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Kailey Raymond: I'm gonna kind of switch directions and we've been talking about AI, but as we both have alluded to, AI takes a good set of structured data to be able to pull anything useful out of. In the namesake of the show, I wanna ask you how you might define good data.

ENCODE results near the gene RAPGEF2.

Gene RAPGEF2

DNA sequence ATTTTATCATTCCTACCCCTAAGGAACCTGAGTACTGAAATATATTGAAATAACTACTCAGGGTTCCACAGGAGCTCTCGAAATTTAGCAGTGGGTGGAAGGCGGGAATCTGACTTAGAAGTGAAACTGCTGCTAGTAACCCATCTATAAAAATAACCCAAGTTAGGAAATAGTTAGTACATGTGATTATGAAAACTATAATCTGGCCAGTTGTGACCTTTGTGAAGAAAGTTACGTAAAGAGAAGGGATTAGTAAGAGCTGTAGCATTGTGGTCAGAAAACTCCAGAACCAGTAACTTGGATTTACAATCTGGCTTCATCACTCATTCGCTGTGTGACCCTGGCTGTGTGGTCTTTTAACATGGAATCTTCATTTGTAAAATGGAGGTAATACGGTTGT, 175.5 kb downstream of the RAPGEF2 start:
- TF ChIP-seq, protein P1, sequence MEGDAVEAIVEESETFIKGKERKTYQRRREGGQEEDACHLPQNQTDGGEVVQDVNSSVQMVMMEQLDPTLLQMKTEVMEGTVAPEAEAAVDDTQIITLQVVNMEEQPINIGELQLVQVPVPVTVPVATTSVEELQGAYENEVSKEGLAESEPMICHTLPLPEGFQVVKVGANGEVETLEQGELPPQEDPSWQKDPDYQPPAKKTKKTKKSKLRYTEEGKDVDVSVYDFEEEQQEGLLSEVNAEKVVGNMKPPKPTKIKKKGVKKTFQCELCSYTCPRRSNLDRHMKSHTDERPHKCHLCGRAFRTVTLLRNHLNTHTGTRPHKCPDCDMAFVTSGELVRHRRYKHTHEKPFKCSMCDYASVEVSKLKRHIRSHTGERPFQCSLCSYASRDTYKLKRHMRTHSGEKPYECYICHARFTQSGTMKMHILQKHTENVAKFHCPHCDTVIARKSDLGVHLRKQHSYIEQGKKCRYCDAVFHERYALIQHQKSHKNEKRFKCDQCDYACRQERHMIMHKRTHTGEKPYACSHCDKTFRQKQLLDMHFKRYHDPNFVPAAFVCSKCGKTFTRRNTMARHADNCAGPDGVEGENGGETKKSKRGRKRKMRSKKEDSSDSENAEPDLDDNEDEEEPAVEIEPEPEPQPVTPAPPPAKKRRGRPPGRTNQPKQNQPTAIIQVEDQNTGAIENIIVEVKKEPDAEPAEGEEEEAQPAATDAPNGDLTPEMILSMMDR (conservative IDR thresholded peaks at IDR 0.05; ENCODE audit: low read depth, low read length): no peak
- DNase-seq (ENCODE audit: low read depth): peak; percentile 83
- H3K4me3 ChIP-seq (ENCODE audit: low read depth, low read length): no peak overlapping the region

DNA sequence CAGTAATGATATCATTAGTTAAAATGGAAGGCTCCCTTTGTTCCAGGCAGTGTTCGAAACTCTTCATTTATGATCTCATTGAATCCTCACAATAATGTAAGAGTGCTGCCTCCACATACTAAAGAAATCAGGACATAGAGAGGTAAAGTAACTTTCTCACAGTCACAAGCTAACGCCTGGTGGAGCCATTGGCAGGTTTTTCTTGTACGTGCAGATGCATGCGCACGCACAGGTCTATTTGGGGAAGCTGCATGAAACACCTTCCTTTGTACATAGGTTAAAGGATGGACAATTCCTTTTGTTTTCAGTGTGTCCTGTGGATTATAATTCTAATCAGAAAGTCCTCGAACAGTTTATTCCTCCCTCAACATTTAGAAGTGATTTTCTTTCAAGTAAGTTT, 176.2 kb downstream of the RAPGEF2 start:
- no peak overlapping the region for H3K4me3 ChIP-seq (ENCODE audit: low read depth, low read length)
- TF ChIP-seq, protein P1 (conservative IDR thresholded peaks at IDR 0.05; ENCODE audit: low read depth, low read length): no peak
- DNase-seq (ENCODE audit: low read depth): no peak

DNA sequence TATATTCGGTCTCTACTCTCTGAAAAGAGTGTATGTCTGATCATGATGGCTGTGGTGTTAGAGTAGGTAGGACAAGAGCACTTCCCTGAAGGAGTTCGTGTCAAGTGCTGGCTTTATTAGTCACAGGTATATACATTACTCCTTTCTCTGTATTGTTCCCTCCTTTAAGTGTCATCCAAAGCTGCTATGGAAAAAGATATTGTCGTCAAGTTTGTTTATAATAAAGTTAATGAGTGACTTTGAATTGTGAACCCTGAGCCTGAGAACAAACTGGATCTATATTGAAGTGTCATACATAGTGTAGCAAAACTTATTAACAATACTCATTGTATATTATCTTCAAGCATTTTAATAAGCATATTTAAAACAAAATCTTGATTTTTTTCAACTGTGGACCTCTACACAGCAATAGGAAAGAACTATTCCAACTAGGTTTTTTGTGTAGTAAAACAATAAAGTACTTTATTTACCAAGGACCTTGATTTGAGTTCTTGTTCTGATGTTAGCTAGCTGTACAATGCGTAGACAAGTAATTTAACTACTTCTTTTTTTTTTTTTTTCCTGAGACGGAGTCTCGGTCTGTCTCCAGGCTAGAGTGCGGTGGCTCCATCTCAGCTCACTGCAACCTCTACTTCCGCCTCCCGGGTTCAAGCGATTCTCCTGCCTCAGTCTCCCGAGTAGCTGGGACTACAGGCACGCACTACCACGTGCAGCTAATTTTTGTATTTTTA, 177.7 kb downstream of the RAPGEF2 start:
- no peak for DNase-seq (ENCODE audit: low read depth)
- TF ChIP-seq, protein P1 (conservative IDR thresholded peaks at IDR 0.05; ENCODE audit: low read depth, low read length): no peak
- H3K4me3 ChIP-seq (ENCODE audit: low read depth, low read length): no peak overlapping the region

Jessica Jensen: So that's a very interesting question. The definition of good data, I think I would say it is structured, accessible, governed, and used with human insight. So as you and I have seen in the wilds of the business world, there are pockets of data and like this team has data on this and this team has data on that, but this group has no idea that that data even exists. And even if they wanted to get it, it's not accessible and there's no governance. So data pipelines get broken and data quality goes into the toilet and nobody's even aware that that happened. So the intentionality of where data lives, is it overseen, is it cleaned and can people access it readily and easily, but most importantly, they question it and they don't believe it when they get it because so much data is used inappropriately or I've seen this a million times, too. We need more data, we need all this data, we need to, we need all this data. And then the number of people who use that data is two, and they use it for the wrong purposes and in the wrong ways. People will say like, "Our data structure is broken or we have a data governance issue." And I'm like, "What data for what purpose from what source to make what decisions?" And the specificity around the use and the oversight is something that I have seen mishandled so many times.